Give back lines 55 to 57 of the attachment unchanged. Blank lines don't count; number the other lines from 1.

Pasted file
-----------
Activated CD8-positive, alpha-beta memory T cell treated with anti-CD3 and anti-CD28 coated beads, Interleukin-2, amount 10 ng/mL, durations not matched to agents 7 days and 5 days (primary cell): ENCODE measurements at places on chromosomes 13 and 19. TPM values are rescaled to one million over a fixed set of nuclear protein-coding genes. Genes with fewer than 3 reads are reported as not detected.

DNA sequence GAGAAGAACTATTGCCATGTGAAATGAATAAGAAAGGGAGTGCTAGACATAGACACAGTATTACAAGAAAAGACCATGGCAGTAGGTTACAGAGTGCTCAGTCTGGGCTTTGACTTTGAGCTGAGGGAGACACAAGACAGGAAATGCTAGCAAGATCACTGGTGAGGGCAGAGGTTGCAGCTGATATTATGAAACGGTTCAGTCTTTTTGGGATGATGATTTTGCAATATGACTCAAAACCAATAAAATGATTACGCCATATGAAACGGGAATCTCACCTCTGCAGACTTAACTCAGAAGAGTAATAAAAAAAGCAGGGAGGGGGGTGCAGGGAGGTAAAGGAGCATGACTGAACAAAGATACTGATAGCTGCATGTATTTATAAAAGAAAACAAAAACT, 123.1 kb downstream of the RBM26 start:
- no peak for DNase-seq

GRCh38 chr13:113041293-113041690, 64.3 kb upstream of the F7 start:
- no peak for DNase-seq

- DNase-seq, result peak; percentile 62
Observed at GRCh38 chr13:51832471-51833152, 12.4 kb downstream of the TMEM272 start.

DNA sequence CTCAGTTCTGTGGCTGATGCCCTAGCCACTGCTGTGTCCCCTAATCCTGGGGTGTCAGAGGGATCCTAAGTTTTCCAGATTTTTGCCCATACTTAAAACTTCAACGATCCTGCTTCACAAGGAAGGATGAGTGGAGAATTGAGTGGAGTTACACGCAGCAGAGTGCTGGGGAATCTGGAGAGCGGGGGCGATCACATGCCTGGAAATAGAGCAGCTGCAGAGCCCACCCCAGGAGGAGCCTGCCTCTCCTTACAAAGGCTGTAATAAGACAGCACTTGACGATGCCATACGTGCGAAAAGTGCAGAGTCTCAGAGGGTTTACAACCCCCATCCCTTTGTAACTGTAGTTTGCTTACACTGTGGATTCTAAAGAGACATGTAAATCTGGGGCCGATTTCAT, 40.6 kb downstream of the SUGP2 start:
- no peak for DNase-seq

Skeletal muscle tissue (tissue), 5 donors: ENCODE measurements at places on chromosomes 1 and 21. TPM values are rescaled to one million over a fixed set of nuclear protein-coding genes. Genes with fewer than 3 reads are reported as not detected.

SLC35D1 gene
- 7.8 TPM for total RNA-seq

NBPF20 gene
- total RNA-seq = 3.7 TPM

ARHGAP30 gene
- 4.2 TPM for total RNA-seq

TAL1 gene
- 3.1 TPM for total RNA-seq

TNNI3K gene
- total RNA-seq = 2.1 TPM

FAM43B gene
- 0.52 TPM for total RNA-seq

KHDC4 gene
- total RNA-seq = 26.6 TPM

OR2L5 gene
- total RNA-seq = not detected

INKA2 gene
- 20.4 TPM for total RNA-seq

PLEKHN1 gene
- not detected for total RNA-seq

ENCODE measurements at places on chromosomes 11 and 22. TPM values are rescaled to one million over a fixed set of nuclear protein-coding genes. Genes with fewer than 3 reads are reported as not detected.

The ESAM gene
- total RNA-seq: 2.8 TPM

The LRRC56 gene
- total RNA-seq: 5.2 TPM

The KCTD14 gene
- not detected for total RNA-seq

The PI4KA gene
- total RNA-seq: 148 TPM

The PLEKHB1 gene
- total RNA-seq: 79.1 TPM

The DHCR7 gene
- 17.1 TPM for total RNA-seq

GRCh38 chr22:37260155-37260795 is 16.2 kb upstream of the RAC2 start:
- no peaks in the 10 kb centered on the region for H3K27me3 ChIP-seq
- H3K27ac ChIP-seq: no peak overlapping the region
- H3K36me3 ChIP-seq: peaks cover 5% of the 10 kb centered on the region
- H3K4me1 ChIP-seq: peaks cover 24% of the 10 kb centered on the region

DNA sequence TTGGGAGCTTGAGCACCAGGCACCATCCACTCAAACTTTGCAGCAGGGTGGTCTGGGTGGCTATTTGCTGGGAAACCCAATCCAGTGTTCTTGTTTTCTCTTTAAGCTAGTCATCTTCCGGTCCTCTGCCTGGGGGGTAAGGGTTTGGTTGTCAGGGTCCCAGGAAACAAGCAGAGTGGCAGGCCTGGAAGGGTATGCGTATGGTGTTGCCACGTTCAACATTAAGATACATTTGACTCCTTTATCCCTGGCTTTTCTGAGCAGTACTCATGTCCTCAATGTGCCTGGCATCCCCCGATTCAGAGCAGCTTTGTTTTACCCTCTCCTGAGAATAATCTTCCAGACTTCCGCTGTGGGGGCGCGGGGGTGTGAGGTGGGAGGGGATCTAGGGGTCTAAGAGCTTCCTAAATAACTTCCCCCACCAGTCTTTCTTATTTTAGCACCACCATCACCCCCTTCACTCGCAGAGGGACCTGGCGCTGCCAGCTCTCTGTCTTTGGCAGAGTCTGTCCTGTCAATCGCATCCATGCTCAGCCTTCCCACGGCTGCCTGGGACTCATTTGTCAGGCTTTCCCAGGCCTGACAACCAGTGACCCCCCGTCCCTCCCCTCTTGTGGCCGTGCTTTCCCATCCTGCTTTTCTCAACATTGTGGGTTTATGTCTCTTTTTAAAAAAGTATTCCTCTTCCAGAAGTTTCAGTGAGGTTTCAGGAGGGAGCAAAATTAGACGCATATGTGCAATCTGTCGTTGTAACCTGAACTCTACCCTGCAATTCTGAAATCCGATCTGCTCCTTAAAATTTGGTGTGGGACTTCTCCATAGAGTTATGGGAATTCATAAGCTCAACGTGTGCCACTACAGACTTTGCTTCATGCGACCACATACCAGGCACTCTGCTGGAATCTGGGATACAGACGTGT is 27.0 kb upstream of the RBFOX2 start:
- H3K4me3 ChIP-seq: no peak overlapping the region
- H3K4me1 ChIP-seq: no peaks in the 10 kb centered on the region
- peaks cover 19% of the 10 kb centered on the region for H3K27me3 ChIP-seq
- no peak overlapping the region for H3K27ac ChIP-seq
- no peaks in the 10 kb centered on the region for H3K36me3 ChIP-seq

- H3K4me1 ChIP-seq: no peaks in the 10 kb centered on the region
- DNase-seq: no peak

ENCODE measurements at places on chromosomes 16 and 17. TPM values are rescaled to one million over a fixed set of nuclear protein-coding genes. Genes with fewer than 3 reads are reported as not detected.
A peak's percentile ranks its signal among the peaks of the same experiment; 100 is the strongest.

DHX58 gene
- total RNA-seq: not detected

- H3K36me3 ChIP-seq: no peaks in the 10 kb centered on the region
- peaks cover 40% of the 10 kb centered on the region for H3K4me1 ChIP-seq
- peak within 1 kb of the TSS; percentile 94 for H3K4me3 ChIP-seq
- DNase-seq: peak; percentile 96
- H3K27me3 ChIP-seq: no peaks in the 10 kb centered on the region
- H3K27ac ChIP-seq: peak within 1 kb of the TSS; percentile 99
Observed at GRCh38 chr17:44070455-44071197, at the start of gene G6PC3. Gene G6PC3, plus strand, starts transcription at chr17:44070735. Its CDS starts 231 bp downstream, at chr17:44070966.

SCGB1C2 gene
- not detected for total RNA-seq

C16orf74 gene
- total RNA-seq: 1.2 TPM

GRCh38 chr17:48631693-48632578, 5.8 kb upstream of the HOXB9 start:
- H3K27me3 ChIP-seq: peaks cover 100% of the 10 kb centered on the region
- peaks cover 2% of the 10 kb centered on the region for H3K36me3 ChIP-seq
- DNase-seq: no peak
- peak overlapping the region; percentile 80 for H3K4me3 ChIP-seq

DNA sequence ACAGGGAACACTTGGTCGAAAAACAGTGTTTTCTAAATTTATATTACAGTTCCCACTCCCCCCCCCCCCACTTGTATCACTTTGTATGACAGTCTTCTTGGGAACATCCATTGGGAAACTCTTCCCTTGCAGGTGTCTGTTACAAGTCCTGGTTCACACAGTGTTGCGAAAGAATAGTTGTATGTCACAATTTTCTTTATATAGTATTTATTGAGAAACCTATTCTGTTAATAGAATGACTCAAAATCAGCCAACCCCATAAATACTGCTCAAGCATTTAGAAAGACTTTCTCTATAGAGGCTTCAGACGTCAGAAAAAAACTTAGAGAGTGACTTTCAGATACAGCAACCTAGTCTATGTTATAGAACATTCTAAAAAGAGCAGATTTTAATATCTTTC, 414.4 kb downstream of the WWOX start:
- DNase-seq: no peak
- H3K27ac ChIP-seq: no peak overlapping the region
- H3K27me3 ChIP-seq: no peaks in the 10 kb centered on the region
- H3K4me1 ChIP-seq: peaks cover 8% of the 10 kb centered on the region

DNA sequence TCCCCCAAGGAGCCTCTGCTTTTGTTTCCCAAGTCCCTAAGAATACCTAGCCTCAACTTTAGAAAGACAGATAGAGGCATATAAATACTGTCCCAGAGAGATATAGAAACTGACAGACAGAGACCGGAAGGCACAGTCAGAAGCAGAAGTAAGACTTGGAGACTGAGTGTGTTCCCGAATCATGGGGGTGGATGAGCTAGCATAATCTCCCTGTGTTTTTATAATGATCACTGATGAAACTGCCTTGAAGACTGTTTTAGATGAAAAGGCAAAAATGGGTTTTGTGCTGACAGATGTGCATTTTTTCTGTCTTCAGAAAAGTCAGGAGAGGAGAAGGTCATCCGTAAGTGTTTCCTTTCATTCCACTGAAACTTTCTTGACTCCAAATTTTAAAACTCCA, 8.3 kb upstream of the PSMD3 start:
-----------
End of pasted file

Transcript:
- H3K4me1 ChIP-seq: no peaks in the 10 kb centered on the region
- DNase-seq: no peak

ENCODE measurements at places on chromosomes 16 and 17. TPM values are rescaled to one million over a fixed set of nuclear protein-coding genes. Genes with fewer than 3 reads are reported as not detected.